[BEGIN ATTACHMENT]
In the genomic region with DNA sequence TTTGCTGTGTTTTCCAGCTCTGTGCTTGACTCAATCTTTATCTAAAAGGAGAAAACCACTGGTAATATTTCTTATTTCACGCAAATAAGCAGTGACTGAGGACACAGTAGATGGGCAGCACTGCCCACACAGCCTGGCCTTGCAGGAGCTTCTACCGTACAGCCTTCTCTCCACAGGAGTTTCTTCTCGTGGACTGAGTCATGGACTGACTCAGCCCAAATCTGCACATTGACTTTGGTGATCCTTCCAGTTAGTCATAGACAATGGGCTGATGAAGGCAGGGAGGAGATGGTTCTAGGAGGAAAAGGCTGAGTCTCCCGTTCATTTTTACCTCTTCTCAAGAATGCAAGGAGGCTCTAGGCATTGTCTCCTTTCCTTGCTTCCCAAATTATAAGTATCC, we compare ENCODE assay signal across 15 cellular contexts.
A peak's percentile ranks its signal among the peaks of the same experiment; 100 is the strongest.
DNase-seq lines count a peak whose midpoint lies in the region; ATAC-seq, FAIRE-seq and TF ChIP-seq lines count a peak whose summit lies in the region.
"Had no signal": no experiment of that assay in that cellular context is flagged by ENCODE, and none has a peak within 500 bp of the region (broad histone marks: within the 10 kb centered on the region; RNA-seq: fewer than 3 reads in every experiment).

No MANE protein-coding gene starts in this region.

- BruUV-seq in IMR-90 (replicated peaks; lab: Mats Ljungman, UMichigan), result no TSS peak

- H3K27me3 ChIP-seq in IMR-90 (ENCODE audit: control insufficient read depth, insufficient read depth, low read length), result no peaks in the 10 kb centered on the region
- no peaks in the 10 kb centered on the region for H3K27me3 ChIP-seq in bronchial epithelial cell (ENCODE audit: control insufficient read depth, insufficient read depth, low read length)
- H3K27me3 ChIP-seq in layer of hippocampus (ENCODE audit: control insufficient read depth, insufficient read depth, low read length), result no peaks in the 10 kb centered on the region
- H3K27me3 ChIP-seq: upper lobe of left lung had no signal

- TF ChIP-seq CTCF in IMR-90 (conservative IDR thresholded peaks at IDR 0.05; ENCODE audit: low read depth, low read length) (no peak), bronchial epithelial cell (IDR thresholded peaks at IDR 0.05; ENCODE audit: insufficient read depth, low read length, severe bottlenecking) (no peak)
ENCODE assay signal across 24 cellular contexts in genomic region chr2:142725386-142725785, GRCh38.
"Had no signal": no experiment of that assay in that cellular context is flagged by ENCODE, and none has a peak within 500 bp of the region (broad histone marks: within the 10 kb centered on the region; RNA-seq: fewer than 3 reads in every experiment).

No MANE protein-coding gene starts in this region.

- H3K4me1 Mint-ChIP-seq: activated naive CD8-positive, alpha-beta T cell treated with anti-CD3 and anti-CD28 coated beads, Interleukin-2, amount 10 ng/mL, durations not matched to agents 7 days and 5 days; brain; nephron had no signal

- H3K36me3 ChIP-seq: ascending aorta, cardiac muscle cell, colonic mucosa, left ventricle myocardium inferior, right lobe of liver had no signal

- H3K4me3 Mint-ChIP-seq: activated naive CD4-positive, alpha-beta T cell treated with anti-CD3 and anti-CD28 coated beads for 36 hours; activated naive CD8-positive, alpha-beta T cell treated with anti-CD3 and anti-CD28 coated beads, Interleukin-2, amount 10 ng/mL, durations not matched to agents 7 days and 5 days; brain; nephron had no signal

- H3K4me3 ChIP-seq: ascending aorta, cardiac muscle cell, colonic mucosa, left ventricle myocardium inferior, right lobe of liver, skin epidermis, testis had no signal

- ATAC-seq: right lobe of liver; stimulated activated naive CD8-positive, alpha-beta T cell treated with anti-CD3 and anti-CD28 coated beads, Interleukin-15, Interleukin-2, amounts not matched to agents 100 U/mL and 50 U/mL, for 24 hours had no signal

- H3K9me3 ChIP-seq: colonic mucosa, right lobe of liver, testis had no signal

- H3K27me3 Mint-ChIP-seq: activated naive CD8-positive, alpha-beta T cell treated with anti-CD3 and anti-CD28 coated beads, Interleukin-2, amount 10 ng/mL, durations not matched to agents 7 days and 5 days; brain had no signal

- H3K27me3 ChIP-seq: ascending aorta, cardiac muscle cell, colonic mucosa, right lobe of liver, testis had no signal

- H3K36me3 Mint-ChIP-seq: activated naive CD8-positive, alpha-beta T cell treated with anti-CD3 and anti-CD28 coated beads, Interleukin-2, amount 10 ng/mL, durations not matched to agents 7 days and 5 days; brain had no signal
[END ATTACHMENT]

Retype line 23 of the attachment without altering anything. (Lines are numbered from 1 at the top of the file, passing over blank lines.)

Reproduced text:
- H3K36me3 Mint-ChIP-seq: activated naive CD8-positive, alpha-beta T cell treated with anti-CD3 and anti-CD28 coated beads, Interleukin-2, amount 10 ng/mL, durations not matched to agents 7 days and 5 days; brain had no signal